Windows 10 is here. And it has a good number of assets up its sleeves. Microsoft has big plans for its new operating system expecting 1 billion out of its 1.5 billion existing customers to make the transition to Windows 10 by the end of 2018.
“Windows 10 will change the IT usage landscape as the operating platform can support both personal and business use. It can also serve mobile and cloud technologies.”
This was Ekaraj Pankavinin’s declaration. Pankavinin is the consumer channel group director of Microsoft and he is looking forward to Windows 10’s ascension.
Windows 7 and Windows 8.1 genuine users are allowed to make the transition to Windows 10 free of charge. This offer is thought to attract a great number of customers for higher revenue opportunities. It is a strategy that Apple and Google also use in order to attract a large user base: we give it for free, you join us by the millions.
Windows 10’s purpose is to unify the system across all platforms: PCs, tablets and smartphones. Windows users have one year, up until July 28th 2016, to apply the free upgrade on any of their desired platforms.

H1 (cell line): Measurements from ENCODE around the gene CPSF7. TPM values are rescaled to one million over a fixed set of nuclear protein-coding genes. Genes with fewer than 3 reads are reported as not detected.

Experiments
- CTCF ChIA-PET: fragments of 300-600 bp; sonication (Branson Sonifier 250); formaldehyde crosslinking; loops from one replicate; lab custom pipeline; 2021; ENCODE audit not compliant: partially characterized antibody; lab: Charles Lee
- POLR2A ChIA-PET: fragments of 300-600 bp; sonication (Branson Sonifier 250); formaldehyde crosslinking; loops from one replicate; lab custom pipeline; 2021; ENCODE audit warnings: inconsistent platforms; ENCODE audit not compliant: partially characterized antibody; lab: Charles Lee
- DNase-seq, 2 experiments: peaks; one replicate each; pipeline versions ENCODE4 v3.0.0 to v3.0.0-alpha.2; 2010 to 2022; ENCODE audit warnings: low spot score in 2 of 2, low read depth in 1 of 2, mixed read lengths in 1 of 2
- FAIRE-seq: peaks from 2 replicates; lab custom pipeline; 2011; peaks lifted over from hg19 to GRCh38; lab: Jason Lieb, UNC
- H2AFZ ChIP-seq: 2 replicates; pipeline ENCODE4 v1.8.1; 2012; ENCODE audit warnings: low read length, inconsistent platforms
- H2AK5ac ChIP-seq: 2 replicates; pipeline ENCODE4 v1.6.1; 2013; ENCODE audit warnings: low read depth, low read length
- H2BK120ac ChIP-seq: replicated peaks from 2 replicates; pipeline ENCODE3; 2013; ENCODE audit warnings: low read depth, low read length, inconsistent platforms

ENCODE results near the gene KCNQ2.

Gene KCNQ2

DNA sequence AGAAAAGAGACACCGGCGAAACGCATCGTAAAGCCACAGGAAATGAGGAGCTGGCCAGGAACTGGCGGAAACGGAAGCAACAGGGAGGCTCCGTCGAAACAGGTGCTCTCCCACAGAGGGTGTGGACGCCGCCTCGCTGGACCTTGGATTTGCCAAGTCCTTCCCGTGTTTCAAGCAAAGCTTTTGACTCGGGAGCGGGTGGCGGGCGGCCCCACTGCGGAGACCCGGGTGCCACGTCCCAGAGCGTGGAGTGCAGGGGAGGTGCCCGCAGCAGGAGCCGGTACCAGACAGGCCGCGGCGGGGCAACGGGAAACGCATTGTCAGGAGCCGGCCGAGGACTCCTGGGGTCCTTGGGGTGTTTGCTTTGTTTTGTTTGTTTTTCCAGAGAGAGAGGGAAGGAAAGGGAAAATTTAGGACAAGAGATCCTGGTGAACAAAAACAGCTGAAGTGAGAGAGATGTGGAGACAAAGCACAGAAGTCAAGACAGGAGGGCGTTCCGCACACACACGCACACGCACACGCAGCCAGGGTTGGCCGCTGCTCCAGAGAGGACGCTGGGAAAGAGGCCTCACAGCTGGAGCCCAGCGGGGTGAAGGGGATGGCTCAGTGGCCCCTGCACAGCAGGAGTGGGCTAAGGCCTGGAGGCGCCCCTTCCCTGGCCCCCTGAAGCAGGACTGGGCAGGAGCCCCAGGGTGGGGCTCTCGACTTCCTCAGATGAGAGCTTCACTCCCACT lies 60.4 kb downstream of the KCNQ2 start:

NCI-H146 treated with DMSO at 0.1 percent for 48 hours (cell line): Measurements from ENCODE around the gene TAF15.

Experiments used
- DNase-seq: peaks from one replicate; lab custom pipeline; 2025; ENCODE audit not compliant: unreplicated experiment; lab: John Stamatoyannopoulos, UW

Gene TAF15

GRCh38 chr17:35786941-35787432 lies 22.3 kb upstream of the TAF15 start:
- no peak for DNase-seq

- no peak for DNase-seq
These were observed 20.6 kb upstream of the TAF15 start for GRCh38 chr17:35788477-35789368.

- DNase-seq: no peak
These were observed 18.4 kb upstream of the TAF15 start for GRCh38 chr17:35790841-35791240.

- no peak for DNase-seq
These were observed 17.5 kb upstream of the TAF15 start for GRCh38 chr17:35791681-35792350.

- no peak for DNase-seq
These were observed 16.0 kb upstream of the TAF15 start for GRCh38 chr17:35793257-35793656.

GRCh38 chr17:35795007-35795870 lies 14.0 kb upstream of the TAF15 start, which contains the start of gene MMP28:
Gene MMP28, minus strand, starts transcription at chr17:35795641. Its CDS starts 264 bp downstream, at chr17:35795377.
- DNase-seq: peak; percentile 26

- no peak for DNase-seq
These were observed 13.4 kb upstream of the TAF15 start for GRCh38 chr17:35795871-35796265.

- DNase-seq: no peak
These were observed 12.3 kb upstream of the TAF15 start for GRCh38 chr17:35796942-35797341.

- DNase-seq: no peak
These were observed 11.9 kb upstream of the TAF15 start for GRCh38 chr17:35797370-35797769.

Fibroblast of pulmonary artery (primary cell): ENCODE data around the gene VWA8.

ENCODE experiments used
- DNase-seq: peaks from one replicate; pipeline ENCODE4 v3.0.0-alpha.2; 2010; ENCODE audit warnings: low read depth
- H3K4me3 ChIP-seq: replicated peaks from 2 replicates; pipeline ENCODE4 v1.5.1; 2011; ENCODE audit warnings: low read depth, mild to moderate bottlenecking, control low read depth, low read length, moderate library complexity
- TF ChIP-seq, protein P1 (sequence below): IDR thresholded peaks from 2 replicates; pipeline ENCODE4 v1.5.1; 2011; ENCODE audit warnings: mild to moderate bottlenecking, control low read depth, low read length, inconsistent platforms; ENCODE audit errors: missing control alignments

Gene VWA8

The new operating system is running faster, smoother, requires less resources and it will install all drivers and any executable you need without you needing to manually search for them and install. It is the best Windows experience available.
But the operating system is not entirely flawless. If you did have the chance to upgrade to Windows 10, you already noticed that the Edge browser has become your default internet program. Yet while Edge is a fast, accessible and interesting feature, there are people who consider that it’s not what it is supposed to be.
Mozilla CEO Chris Beard has issued a letter to Microsoft’s CEO Satya Nadella commenting on “the disturbing lack of choice” that users have when it comes to the internet browser. Beard also stated that Microsoft appears to want to make customers use a certain browser than giving them the freedom of choosing it themselves.
Chris Beard does hit a very sensitive spot. While the choice can still be made, Beard points out that it takes far more clicks, more scrolls and navigating through more information in order to get the job done. In short, changing your internet browser is a lot harder and ambiguous.
This feature could be tweaked in the future, however, so let’s see if Microsoft is going to make the next move.
Photo Credits windows10free.org